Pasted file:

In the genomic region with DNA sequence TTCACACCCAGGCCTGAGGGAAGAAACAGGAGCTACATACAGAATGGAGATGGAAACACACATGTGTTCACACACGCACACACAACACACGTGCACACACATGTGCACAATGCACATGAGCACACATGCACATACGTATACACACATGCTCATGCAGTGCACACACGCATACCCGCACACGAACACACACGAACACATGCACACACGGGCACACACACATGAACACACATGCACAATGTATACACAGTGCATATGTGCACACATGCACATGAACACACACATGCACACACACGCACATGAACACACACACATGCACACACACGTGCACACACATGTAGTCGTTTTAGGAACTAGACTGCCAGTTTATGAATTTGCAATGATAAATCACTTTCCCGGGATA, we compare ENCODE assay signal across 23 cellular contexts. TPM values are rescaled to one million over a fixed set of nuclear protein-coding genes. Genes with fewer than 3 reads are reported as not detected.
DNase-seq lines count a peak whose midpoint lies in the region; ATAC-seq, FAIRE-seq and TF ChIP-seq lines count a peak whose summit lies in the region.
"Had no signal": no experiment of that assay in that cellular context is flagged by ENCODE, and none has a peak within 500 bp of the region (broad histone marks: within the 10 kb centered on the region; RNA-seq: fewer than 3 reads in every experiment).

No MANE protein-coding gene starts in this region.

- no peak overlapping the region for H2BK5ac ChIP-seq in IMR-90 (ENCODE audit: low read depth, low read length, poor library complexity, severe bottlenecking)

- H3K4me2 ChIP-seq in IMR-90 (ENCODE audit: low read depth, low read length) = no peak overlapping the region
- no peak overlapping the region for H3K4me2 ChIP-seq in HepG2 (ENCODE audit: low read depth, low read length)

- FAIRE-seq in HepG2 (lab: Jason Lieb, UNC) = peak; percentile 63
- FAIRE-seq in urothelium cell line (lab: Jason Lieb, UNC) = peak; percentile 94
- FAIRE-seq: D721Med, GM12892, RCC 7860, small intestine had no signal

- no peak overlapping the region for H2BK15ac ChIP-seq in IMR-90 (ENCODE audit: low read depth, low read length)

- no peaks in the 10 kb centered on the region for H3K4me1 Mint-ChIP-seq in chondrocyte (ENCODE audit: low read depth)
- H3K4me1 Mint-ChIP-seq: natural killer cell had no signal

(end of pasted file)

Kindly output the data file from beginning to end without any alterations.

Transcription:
In the genomic region with DNA sequence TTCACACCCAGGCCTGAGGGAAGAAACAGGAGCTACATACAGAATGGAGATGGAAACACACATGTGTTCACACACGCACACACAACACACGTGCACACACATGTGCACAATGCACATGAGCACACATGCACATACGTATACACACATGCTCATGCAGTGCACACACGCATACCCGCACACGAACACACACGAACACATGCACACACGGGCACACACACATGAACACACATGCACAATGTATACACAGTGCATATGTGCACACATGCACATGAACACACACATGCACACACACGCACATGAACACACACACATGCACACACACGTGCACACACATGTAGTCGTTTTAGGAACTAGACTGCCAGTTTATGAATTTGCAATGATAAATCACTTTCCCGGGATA, we compare ENCODE assay signal across 23 cellular contexts. TPM values are rescaled to one million over a fixed set of nuclear protein-coding genes. Genes with fewer than 3 reads are reported as not detected.
DNase-seq lines count a peak whose midpoint lies in the region; ATAC-seq, FAIRE-seq and TF ChIP-seq lines count a peak whose summit lies in the region.
"Had no signal": no experiment of that assay in that cellular context is flagged by ENCODE, and none has a peak within 500 bp of the region (broad histone marks: within the 10 kb centered on the region; RNA-seq: fewer than 3 reads in every experiment).

No MANE protein-coding gene starts in this region.

- no peak overlapping the region for H2BK5ac ChIP-seq in IMR-90 (ENCODE audit: low read depth, low read length, poor library complexity, severe bottlenecking)

- H3K4me2 ChIP-seq in IMR-90 (ENCODE audit: low read depth, low read length) = no peak overlapping the region
- no peak overlapping the region for H3K4me2 ChIP-seq in HepG2 (ENCODE audit: low read depth, low read length)

- FAIRE-seq in HepG2 (lab: Jason Lieb, UNC) = peak; percentile 63
- FAIRE-seq in urothelium cell line (lab: Jason Lieb, UNC) = peak; percentile 94
- FAIRE-seq: D721Med, GM12892, RCC 7860, small intestine had no signal

- no peak overlapping the region for H2BK15ac ChIP-seq in IMR-90 (ENCODE audit: low read depth, low read length)

- no peaks in the 10 kb centered on the region for H3K4me1 Mint-ChIP-seq in chondrocyte (ENCODE audit: low read depth)
- H3K4me1 Mint-ChIP-seq: natural killer cell had no signal